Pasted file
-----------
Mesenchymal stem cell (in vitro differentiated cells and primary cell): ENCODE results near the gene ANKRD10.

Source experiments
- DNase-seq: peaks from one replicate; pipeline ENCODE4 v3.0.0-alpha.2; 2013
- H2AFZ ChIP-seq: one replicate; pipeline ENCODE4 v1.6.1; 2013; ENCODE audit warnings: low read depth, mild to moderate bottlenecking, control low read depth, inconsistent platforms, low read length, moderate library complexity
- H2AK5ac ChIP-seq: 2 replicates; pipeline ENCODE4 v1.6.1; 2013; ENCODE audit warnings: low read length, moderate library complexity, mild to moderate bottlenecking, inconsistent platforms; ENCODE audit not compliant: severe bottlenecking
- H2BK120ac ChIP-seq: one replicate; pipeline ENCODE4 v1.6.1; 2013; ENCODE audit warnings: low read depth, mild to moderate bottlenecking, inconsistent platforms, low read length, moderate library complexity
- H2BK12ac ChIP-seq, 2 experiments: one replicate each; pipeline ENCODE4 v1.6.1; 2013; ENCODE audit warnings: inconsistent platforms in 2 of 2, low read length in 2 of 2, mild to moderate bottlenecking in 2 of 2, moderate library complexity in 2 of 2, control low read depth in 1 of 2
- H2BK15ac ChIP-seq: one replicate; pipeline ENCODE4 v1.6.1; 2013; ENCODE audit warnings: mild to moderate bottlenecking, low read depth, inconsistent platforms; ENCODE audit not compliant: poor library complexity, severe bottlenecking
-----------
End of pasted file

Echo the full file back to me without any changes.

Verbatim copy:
Mesenchymal stem cell (in vitro differentiated cells and primary cell): ENCODE results near the gene ANKRD10.

Source experiments
- DNase-seq: peaks from one replicate; pipeline ENCODE4 v3.0.0-alpha.2; 2013
- H2AFZ ChIP-seq: one replicate; pipeline ENCODE4 v1.6.1; 2013; ENCODE audit warnings: low read depth, mild to moderate bottlenecking, control low read depth, inconsistent platforms, low read length, moderate library complexity
- H2AK5ac ChIP-seq: 2 replicates; pipeline ENCODE4 v1.6.1; 2013; ENCODE audit warnings: low read length, moderate library complexity, mild to moderate bottlenecking, inconsistent platforms; ENCODE audit not compliant: severe bottlenecking
- H2BK120ac ChIP-seq: one replicate; pipeline ENCODE4 v1.6.1; 2013; ENCODE audit warnings: low read depth, mild to moderate bottlenecking, inconsistent platforms, low read length, moderate library complexity
- H2BK12ac ChIP-seq, 2 experiments: one replicate each; pipeline ENCODE4 v1.6.1; 2013; ENCODE audit warnings: inconsistent platforms in 2 of 2, low read length in 2 of 2, mild to moderate bottlenecking in 2 of 2, moderate library complexity in 2 of 2, control low read depth in 1 of 2
- H2BK15ac ChIP-seq: one replicate; pipeline ENCODE4 v1.6.1; 2013; ENCODE audit warnings: mild to moderate bottlenecking, low read depth, inconsistent platforms; ENCODE audit not compliant: poor library complexity, severe bottlenecking